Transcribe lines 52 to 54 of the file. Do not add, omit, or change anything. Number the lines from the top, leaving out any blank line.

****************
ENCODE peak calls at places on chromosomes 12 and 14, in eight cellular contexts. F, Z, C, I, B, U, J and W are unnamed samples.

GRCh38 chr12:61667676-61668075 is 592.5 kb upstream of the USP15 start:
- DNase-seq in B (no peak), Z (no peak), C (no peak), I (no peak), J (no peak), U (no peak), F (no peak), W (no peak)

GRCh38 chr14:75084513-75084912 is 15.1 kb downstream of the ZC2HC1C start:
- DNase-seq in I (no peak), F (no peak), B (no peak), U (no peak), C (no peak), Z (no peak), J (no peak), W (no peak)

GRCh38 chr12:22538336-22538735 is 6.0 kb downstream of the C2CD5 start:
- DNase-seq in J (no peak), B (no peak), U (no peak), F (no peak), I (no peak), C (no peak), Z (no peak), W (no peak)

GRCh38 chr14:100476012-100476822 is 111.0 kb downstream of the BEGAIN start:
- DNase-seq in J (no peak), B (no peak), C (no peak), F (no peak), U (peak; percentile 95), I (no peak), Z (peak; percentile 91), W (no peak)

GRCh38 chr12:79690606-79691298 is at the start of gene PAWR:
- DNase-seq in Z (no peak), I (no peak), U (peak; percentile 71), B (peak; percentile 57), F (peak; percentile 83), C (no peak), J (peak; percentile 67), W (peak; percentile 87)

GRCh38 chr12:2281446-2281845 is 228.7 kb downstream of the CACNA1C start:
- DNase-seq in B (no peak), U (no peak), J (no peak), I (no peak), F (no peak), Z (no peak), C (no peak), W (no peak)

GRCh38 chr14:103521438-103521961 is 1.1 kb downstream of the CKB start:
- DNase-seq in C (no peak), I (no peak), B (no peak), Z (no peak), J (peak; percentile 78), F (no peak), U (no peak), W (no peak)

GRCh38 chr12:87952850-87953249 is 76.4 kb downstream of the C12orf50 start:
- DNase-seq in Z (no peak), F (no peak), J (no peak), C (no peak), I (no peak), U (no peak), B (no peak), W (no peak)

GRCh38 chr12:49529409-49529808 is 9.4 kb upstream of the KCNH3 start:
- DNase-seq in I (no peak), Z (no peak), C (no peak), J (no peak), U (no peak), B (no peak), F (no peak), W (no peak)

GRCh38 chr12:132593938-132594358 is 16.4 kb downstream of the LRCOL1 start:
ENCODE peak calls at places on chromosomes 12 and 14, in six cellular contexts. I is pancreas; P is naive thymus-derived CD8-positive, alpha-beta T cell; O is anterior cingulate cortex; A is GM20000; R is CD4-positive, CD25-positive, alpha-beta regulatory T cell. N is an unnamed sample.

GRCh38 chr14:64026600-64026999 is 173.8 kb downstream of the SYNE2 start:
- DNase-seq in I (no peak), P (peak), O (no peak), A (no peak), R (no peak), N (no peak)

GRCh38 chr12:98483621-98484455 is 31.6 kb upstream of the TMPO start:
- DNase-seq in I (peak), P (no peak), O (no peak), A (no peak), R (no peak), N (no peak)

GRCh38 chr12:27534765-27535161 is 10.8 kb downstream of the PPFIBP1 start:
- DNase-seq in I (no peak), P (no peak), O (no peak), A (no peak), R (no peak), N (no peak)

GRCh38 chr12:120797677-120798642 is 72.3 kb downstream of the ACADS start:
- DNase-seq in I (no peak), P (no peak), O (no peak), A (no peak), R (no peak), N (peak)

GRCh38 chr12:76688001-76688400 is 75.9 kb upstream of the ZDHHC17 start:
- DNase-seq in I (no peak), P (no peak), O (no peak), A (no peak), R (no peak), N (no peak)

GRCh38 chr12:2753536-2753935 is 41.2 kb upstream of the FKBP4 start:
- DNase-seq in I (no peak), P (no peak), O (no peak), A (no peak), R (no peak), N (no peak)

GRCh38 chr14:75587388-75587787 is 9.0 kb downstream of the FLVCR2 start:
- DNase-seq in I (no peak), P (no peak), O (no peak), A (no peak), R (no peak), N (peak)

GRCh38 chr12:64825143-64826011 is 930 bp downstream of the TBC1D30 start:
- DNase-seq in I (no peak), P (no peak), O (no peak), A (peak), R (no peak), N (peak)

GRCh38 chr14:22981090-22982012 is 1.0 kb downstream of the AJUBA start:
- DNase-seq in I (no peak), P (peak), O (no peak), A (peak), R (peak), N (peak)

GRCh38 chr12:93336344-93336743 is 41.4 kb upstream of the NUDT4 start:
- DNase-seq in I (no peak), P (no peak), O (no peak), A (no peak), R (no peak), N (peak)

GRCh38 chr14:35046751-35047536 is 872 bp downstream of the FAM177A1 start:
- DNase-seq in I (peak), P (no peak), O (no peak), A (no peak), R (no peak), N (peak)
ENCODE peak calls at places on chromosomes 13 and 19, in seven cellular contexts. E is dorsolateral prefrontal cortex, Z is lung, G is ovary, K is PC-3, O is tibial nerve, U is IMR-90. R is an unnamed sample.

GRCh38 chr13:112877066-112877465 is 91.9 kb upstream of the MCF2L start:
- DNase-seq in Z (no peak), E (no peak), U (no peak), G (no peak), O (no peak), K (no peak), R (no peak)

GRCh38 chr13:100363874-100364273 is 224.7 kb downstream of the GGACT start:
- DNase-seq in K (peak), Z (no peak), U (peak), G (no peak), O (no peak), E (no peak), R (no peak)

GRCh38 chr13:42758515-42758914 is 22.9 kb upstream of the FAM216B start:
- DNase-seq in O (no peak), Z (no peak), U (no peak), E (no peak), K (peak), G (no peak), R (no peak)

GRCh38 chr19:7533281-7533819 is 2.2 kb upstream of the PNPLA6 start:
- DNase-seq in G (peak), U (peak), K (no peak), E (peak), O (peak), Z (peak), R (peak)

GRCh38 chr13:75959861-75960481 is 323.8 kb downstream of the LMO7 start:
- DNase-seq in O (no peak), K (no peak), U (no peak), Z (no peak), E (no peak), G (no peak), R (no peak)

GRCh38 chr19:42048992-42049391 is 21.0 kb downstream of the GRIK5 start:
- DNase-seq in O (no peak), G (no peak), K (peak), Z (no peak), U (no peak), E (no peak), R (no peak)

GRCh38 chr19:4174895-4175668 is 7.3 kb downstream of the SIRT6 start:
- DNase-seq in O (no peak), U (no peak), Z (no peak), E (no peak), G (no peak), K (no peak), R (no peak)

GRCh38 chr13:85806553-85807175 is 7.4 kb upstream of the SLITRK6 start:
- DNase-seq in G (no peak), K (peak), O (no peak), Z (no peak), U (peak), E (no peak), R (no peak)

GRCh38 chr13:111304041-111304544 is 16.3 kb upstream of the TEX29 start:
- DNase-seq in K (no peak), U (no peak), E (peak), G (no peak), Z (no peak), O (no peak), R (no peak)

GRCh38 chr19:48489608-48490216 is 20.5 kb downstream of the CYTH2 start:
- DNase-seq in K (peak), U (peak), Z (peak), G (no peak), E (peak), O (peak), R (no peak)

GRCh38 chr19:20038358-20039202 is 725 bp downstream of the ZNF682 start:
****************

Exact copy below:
- DNase-seq in G (peak), U (peak), K (no peak), E (peak), O (peak), Z (peak), R (peak)

GRCh38 chr13:75959861-75960481 is 323.8 kb downstream of the LMO7 start:
- DNase-seq in O (no peak), K (no peak), U (no peak), Z (no peak), E (no peak), G (no peak), R (no peak)